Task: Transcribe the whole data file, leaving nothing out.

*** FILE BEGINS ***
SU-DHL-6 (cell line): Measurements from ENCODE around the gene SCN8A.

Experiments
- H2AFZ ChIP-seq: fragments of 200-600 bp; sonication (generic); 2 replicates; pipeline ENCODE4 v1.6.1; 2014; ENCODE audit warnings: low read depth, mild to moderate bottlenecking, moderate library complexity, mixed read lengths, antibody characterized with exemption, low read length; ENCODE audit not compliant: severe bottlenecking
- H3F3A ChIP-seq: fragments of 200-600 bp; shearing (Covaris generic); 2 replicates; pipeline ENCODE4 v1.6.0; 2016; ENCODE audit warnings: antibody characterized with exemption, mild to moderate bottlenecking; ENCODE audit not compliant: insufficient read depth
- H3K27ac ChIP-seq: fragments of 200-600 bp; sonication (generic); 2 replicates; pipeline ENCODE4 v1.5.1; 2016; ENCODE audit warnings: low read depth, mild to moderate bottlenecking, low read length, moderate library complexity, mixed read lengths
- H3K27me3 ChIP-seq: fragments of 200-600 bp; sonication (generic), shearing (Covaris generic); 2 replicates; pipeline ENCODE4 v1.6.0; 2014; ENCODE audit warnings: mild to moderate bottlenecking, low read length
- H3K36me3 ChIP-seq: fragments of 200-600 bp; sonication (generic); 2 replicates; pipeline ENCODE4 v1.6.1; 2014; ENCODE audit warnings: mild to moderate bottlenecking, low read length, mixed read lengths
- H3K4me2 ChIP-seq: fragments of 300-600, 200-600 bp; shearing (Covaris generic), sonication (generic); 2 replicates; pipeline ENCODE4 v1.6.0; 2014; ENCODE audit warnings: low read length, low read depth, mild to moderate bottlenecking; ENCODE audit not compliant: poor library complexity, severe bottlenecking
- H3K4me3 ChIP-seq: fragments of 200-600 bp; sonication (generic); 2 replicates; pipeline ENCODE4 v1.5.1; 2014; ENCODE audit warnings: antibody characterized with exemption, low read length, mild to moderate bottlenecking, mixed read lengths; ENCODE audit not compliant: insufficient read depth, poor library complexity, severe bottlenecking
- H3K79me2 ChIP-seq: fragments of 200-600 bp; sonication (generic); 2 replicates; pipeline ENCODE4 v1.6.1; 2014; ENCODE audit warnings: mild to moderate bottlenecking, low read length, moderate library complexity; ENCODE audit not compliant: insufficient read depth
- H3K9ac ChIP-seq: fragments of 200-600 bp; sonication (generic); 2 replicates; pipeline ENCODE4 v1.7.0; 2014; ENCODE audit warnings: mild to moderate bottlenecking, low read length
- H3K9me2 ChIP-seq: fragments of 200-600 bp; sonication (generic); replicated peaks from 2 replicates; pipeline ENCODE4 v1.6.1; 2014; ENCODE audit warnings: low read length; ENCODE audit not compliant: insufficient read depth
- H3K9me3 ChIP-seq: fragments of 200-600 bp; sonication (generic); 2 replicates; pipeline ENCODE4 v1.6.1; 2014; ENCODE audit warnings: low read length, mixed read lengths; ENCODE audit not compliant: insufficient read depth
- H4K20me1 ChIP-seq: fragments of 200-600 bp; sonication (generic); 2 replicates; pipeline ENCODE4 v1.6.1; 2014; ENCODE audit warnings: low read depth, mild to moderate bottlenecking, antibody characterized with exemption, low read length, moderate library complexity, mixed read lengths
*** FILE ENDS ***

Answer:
SU-DHL-6 (cell line): Measurements from ENCODE around the gene SCN8A.

Experiments
- H2AFZ ChIP-seq: fragments of 200-600 bp; sonication (generic); 2 replicates; pipeline ENCODE4 v1.6.1; 2014; ENCODE audit warnings: low read depth, mild to moderate bottlenecking, moderate library complexity, mixed read lengths, antibody characterized with exemption, low read length; ENCODE audit not compliant: severe bottlenecking
- H3F3A ChIP-seq: fragments of 200-600 bp; shearing (Covaris generic); 2 replicates; pipeline ENCODE4 v1.6.0; 2016; ENCODE audit warnings: antibody characterized with exemption, mild to moderate bottlenecking; ENCODE audit not compliant: insufficient read depth
- H3K27ac ChIP-seq: fragments of 200-600 bp; sonication (generic); 2 replicates; pipeline ENCODE4 v1.5.1; 2016; ENCODE audit warnings: low read depth, mild to moderate bottlenecking, low read length, moderate library complexity, mixed read lengths
- H3K27me3 ChIP-seq: fragments of 200-600 bp; sonication (generic), shearing (Covaris generic); 2 replicates; pipeline ENCODE4 v1.6.0; 2014; ENCODE audit warnings: mild to moderate bottlenecking, low read length
- H3K36me3 ChIP-seq: fragments of 200-600 bp; sonication (generic); 2 replicates; pipeline ENCODE4 v1.6.1; 2014; ENCODE audit warnings: mild to moderate bottlenecking, low read length, mixed read lengths
- H3K4me2 ChIP-seq: fragments of 300-600, 200-600 bp; shearing (Covaris generic), sonication (generic); 2 replicates; pipeline ENCODE4 v1.6.0; 2014; ENCODE audit warnings: low read length, low read depth, mild to moderate bottlenecking; ENCODE audit not compliant: poor library complexity, severe bottlenecking
- H3K4me3 ChIP-seq: fragments of 200-600 bp; sonication (generic); 2 replicates; pipeline ENCODE4 v1.5.1; 2014; ENCODE audit warnings: antibody characterized with exemption, low read length, mild to moderate bottlenecking, mixed read lengths; ENCODE audit not compliant: insufficient read depth, poor library complexity, severe bottlenecking
- H3K79me2 ChIP-seq: fragments of 200-600 bp; sonication (generic); 2 replicates; pipeline ENCODE4 v1.6.1; 2014; ENCODE audit warnings: mild to moderate bottlenecking, low read length, moderate library complexity; ENCODE audit not compliant: insufficient read depth
- H3K9ac ChIP-seq: fragments of 200-600 bp; sonication (generic); 2 replicates; pipeline ENCODE4 v1.7.0; 2014; ENCODE audit warnings: mild to moderate bottlenecking, low read length
- H3K9me2 ChIP-seq: fragments of 200-600 bp; sonication (generic); replicated peaks from 2 replicates; pipeline ENCODE4 v1.6.1; 2014; ENCODE audit warnings: low read length; ENCODE audit not compliant: insufficient read depth
- H3K9me3 ChIP-seq: fragments of 200-600 bp; sonication (generic); 2 replicates; pipeline ENCODE4 v1.6.1; 2014; ENCODE audit warnings: low read length, mixed read lengths; ENCODE audit not compliant: insufficient read depth
- H4K20me1 ChIP-seq: fragments of 200-600 bp; sonication (generic); 2 replicates; pipeline ENCODE4 v1.6.1; 2014; ENCODE audit warnings: low read depth, mild to moderate bottlenecking, antibody characterized with exemption, low read length, moderate library complexity, mixed read lengths